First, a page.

Chrome OS has become one of the most popular desktop operating systems thanks in large part to its availability on a wide range of devices at different price points, ease of use, integration with Google services and strong security. In the past, it’s been widely considered a functional, but ultimately limited environment.
However, Google has done much to change this over the years by adding offline capabilities to many of its services and support for Android applications. One of the most recent and exciting features added to ChromeOS is the ability to run Linux apps. In this guide, we’ll help you get started on installing Linux apps on your Chromebook.
First things first, make sure your device is running at least ChromeOS 69 or later. Make sure you have the most recent version of the OS. You can update Chrome OS by going to Settings > About Chrome OS > Check for updates. Once you’re updated, head over to the Chrome OS Settings again. This time, we’re going to Advanced > Developers and click “Turn On” next to Linux Development Environment.
You will also want to check if your device is compatible with Linux apps. Google helpfully has a list of compatible devices (https://sites.google.com/a/chromium.org/dev/chromium-os/chrome-os-systems-supporting-linux), but there are always new devices being added. It is also helpful to update your Chrome OS to the latest available version.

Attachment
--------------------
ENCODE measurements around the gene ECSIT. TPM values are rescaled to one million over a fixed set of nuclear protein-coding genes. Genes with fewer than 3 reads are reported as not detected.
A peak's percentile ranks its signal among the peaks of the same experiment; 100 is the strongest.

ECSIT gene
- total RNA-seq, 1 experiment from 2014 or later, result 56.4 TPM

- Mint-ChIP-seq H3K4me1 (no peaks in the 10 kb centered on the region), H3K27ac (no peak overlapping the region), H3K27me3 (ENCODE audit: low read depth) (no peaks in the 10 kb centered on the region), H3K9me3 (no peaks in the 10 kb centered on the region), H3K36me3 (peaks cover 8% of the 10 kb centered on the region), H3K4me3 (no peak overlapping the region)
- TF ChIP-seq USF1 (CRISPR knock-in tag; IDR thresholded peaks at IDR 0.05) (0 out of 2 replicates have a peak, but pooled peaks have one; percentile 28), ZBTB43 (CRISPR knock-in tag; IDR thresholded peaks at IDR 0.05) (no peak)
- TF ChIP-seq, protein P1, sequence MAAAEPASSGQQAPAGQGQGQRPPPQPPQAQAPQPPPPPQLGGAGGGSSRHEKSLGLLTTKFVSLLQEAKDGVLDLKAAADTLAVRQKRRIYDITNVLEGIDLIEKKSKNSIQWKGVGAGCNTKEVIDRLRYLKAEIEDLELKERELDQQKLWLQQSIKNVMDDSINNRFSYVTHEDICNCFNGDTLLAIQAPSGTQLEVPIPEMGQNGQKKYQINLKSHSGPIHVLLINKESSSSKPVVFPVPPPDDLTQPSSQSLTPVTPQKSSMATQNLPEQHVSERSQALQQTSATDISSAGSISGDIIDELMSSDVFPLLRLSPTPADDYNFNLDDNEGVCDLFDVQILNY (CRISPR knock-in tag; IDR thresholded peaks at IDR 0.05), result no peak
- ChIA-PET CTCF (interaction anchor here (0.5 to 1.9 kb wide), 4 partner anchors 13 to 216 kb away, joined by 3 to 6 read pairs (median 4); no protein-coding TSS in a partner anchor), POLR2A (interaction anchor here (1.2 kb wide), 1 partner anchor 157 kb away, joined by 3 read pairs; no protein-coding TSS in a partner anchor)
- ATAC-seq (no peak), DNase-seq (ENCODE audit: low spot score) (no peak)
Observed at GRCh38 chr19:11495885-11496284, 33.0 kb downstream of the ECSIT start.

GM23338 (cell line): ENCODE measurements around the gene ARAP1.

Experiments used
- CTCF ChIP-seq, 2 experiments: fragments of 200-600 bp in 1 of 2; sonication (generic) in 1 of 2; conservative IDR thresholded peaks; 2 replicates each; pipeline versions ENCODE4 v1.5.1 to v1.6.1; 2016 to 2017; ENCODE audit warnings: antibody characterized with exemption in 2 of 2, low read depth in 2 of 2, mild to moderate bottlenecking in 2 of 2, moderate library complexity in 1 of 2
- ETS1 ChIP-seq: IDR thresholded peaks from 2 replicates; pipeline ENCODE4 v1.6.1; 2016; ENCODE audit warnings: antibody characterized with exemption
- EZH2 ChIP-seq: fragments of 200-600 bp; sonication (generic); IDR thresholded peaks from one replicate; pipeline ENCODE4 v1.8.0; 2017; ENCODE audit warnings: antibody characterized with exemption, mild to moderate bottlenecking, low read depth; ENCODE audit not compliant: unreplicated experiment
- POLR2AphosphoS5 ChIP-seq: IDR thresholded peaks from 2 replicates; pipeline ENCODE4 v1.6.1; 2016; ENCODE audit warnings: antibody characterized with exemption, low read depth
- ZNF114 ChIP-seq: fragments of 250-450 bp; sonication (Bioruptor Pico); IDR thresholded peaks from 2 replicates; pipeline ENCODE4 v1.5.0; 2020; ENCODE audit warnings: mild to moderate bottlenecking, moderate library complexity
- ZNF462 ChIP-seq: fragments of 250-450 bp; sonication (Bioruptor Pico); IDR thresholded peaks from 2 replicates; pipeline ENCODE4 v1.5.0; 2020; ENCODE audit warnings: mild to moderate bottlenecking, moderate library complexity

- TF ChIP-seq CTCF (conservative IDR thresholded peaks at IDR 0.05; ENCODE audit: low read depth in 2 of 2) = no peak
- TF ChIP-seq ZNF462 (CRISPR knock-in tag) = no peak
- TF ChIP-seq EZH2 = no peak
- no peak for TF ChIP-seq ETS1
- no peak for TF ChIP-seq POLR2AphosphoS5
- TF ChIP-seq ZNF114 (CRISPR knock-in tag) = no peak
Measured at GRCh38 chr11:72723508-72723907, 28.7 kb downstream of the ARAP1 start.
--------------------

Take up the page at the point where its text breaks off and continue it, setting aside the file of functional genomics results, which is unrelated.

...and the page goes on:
Next, you’ll get a new window to set up the Linux environment.
You will be asked for the username you want to use for the Linux environment and the amount of storage space you want to dedicate to it.
There is a “recommended” amount of 10GB, but it can be increased if you feel you need more space. You can also opt for the recommended amount and increase the disk size later on as well.
Once you click install, a progress bar will appear for a few minutes and upon completion, you get aTerminal window. Once you see that, congrats! You now have the Chrome OS Linux environment installed.
Now we need to get some apps installed. To do so, first we will install Flatpak, a popular software deployment and package management utility that is compatible with many Linux distributions. In the Terminal window, we will type the command:
$ sudo apt install flatpak
You will be asked to confirm by typing “y”.
Next, we will install the Flathub repository, which is essentially where the Flatpak apps are downloaded from.
$ flatpak --user remote-add --if-not-exists flathub https://flathub.org/repo/flathub.flatpakrepo
After this is complete, restart your computer.
Once restarted, we can proceed with installing some apps from the Flathub repository. My favorite one to start with is Firefox because it just seems fun to install a competing browser on Chrome OS. To do this, open a Terminal window:
flatpak install flathub org.mozilla.firefox
You’ll see a prompt to confirm you want to install by typing “y”.
From there, a bunch of code indicating that it’s downloading and installing will appear. You can launch the app with the following command:
flatpak run org.mozilla.firefox
And boom! A Firefox window opens, and you’ll have the full Linux version of the browser available to you.
You can also launch the app from the Chrome OS app drawer. All you have to do is open the Chrome OS app drawer, and you’ll see a folder with your Linux apps. You can also drag the individual apps to your dock for easy access.
Each app helpfully has the command needed to install it via the Terminal.
As with anything Linux and Chromebook, not all apps may be compatible or run well, but that’s half the fun of running Linux on Chrome OS. If you like tinkering and playing around with Linux, the Chrome OS Linux environment is a simple, fun way to get started.